dougb at dougbarton.us
Sun Mar 23 03:00:58 UTC 2014
On 03/22/2014 10:16 AM, Nick Hilliard wrote:
> On 22/03/2014 16:29, Doug Barton wrote:
>> It is a mistake to believe that the only reason to add IPv6 to your network
>> is size. Adding IPv6 to your network _now_ is the right decision because at
>> some point in the not-too-distant future it will be the dominant network
>> technology, and you don't want to get left behind.
> not wanting to rain on anyone's parade, but people have been claiming this
> since the days of IPng.
Hyperbole of the past doesn't negate the reality of the future. :)
The IPng folks did a lot of good things, and they made a lot of
mistakes. For me personally the "not-to-distant future" part of the
above paragraph is new, I have not (until recently) said to people that
you'll need IPv6 *soon*, but I have consistently said to people that
"You will need IPv6 eventually, so the sooner you start planning for it
and moving forward the better off you'll be."
> Granted, we're a couple of years after IANA runout
> and two RIRs are also in post-runout phase,
Another way to say that would be, "Things have been progressing exactly
as predicted starting around say, 2005 or so." That's when I first got
really enthusiastic about the IPv4 scarcity/promote IPv6 issues. Things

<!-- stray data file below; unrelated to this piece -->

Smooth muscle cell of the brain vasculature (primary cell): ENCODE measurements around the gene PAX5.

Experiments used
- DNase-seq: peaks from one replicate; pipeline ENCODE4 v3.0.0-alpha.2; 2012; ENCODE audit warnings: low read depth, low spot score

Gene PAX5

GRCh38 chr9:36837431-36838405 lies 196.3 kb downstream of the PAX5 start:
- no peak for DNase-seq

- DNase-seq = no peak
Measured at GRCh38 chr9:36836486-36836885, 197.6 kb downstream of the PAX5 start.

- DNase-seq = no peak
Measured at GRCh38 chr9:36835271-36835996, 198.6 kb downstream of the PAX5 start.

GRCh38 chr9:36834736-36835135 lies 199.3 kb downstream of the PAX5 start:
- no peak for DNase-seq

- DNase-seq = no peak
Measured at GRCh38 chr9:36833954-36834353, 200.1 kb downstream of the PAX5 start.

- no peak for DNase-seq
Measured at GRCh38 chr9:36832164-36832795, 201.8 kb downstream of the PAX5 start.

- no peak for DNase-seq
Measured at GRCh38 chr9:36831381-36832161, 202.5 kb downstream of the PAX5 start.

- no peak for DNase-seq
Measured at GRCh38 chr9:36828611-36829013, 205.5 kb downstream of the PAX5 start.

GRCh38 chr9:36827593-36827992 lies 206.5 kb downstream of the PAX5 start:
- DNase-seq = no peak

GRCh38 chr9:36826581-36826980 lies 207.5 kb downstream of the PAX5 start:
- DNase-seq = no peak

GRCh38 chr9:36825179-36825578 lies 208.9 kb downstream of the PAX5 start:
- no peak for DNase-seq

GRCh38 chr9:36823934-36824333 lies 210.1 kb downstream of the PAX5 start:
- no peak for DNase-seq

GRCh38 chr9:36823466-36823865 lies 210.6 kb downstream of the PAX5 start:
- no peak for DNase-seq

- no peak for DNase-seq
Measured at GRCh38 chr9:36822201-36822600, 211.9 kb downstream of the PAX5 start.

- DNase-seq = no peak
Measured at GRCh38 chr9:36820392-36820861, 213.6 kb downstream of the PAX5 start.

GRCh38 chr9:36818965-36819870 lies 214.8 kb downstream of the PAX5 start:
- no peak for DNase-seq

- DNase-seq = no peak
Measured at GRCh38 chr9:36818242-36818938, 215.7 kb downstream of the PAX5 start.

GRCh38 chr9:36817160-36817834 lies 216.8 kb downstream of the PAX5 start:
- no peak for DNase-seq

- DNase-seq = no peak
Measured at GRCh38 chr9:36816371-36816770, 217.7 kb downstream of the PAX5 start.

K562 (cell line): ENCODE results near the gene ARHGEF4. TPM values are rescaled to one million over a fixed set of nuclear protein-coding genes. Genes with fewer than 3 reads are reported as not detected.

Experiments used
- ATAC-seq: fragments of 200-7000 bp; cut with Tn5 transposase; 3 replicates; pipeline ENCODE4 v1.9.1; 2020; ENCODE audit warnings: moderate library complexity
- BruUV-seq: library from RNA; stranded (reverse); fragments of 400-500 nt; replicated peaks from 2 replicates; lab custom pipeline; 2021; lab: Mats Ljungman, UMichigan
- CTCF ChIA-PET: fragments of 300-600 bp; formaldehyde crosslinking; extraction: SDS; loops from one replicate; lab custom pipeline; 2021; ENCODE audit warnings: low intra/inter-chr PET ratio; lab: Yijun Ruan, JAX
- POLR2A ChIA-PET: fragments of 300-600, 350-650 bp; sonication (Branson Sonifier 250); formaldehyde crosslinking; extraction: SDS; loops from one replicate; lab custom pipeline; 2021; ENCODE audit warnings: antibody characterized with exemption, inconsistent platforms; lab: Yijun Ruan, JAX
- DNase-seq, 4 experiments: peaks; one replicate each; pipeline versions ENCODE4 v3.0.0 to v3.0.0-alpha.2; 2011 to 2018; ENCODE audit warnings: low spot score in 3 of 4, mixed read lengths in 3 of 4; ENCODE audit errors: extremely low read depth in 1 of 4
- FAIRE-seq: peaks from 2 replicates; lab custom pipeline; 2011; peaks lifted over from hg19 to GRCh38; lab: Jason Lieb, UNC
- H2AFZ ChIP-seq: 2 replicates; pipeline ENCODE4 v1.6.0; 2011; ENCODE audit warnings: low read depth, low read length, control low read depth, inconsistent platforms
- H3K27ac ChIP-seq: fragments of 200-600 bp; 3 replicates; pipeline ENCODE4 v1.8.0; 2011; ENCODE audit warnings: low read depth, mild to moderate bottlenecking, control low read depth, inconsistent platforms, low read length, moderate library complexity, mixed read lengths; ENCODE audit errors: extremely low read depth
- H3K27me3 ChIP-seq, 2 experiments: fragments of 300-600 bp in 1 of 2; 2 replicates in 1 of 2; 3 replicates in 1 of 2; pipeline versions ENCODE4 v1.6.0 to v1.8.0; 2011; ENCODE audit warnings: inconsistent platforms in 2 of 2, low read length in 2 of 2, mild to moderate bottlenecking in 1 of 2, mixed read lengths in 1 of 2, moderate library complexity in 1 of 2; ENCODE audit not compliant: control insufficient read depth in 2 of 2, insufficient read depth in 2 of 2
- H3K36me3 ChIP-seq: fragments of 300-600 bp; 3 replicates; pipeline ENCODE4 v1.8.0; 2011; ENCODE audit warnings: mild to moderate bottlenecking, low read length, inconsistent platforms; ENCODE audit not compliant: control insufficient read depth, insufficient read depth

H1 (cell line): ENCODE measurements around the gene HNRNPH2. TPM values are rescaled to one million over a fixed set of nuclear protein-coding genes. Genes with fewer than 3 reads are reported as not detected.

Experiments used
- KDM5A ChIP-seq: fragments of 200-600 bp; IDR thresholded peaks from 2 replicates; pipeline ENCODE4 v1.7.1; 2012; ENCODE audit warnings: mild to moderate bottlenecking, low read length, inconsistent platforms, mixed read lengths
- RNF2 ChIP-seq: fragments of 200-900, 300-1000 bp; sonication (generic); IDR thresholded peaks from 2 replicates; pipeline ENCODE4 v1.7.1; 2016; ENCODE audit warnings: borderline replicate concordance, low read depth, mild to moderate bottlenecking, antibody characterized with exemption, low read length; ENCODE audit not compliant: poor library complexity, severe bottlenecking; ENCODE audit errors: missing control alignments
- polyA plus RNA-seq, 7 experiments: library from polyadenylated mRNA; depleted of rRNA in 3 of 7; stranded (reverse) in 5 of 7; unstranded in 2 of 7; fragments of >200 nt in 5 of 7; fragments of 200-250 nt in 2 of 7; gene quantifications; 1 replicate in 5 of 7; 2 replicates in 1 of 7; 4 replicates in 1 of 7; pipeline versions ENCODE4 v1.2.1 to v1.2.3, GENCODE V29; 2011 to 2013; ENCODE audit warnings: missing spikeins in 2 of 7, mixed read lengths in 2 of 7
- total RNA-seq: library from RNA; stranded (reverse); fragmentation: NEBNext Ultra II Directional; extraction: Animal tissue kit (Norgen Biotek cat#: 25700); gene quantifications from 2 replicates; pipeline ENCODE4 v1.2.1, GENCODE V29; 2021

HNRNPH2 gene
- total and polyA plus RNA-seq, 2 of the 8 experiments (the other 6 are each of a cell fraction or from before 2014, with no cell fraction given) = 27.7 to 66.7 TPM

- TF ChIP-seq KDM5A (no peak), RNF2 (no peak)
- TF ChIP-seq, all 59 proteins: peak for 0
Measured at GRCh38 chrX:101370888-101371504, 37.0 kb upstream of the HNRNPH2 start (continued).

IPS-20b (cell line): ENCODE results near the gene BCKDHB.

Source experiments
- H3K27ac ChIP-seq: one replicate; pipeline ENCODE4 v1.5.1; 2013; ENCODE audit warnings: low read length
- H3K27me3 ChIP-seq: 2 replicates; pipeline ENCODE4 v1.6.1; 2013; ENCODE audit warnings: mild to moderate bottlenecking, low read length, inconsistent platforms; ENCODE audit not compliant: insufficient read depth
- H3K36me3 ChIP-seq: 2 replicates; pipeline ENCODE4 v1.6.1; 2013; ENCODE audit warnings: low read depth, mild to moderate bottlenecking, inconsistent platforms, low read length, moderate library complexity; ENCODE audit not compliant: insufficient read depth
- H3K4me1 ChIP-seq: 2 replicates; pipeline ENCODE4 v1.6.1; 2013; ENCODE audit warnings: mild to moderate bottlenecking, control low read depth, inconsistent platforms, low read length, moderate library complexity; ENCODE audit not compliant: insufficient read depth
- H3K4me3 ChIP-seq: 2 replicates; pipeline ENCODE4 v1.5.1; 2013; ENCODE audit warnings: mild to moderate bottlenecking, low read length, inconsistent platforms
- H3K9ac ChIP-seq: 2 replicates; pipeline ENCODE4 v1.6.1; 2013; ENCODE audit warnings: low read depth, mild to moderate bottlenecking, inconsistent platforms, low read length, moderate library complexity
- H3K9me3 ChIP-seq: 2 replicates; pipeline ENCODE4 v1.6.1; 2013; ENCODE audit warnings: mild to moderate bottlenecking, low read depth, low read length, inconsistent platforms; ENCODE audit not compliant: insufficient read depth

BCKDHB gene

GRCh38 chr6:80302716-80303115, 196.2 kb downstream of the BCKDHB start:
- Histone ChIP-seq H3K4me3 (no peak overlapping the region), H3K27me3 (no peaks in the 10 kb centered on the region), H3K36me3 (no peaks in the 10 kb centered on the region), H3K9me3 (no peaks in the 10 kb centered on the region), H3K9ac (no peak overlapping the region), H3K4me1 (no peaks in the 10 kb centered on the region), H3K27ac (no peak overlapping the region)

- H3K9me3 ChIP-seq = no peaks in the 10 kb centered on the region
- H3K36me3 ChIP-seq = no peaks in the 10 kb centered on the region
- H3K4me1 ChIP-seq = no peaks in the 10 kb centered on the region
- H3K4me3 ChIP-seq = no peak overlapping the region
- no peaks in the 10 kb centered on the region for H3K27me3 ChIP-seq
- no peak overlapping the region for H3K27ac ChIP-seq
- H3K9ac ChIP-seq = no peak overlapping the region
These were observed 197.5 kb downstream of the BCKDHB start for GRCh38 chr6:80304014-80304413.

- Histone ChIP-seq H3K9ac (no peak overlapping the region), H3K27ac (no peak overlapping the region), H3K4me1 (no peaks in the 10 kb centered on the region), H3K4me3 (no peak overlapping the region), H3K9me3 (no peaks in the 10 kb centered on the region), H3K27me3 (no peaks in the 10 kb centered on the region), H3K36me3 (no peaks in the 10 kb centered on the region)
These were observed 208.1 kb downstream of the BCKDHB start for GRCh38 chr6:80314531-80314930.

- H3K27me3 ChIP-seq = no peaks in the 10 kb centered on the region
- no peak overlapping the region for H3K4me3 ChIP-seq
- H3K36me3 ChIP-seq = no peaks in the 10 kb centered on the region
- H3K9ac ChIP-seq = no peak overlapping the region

have been playing out basically the way that they were predicted to when
Tony Hain came to me (when I was IANA manager) with the first draft of
his IPv4 runout projections.
> but the level of pain
> associated with continued deployment of ipv4-only services is still nowhere
> near the point that ipv6 can be considered a viable alternative.
With respect I think you're ignoring some pretty important facts. Not
the least of which is the level of pressure that's been taken off of
IPv4 runout by the large providers (referenced elsewhere in the thread)
who have already moved to IPv6. I think you're also ignoring the fact
that at this point unless you can afford to buy substantial address
space on the darkish-grey market it's basically impossible to launch a
new Internet enterprise of any real scale on IPv4.
More importantly I'm confused/dismayed by your language, "still nowhere
near the point that ipv6 can be considered a viable alternative." Even
though the major content networks already have well-established IPv6
networks, referring to IPv6 as "an alternative" is thinking about the
problem in the wrong way. As we all know, phases of technology adoption
generally follow this model:
Some IPv6, mostly IPv4
Roughly half and half
Mostly IPv6, some IPv4
We're still in phase 2 now, but the other phases ARE coming. IPv4
addresses are a finite resource, and as the years go on there will
simply not be enough to go around. (Arguably we've already passed that
point, but things like CGN are going to let us slide along for a little
longer.) So at this point IPv6 is not "an alternative," it's a
complement to IPv4. "Doing" IPv6 now means that you'll be ready far in
advance of the point when you no longer have a choice.
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